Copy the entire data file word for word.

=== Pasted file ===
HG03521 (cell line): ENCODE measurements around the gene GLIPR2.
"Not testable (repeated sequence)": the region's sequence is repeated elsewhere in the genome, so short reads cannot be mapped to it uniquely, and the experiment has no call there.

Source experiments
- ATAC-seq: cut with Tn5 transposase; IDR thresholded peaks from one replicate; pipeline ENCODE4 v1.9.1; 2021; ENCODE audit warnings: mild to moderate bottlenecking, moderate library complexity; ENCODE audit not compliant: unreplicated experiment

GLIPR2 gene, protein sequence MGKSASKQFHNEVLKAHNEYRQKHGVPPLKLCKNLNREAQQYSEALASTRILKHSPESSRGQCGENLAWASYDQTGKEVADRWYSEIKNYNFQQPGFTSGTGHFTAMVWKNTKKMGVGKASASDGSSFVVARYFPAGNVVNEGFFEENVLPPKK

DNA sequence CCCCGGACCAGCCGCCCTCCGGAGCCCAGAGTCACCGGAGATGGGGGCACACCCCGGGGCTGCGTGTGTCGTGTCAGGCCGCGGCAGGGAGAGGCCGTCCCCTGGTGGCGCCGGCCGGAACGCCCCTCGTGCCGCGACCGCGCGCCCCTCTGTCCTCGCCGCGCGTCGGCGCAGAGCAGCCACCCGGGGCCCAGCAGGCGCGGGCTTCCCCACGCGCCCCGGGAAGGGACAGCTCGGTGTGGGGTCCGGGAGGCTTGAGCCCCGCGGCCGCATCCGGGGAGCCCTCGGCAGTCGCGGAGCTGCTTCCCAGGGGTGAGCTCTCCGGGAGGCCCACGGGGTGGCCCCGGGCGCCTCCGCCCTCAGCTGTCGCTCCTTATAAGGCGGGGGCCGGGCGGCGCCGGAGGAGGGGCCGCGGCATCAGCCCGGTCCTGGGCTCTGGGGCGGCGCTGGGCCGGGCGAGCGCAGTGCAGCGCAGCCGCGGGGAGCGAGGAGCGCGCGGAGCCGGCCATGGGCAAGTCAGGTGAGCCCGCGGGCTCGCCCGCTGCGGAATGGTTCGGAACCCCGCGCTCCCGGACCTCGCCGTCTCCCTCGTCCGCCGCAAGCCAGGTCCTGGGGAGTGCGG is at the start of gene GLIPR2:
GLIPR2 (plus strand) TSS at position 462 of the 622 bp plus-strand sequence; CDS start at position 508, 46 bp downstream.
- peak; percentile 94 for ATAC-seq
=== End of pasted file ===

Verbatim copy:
HG03521 (cell line): ENCODE measurements around the gene GLIPR2.
"Not testable (repeated sequence)": the region's sequence is repeated elsewhere in the genome, so short reads cannot be mapped to it uniquely, and the experiment has no call there.

Source experiments
- ATAC-seq: cut with Tn5 transposase; IDR thresholded peaks from one replicate; pipeline ENCODE4 v1.9.1; 2021; ENCODE audit warnings: mild to moderate bottlenecking, moderate library complexity; ENCODE audit not compliant: unreplicated experiment

GLIPR2 gene, protein sequence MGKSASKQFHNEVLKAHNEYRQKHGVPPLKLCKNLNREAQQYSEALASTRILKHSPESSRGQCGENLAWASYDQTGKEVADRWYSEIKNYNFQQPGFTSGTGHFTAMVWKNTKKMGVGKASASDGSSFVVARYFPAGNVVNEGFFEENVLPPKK

DNA sequence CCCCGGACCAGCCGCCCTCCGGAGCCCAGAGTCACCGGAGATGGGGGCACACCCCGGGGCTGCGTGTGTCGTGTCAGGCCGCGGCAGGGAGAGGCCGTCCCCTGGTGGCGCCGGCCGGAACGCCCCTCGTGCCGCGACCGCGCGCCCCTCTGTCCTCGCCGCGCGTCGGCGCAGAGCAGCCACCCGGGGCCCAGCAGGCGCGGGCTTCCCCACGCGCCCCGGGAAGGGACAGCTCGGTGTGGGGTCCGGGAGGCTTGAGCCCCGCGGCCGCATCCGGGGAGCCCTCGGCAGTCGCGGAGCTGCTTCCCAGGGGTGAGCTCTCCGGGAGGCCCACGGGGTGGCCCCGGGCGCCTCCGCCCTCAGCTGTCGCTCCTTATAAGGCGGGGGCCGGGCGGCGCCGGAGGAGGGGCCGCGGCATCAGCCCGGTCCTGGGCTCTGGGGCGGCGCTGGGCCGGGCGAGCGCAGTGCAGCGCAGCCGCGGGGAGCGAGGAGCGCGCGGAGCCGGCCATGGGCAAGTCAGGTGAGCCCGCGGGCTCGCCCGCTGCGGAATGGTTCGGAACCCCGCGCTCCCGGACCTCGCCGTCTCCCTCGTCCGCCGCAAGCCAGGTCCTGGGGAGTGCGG is at the start of gene GLIPR2:
GLIPR2 (plus strand) TSS at position 462 of the 622 bp plus-strand sequence; CDS start at position 508, 46 bp downstream.
- peak; percentile 94 for ATAC-seq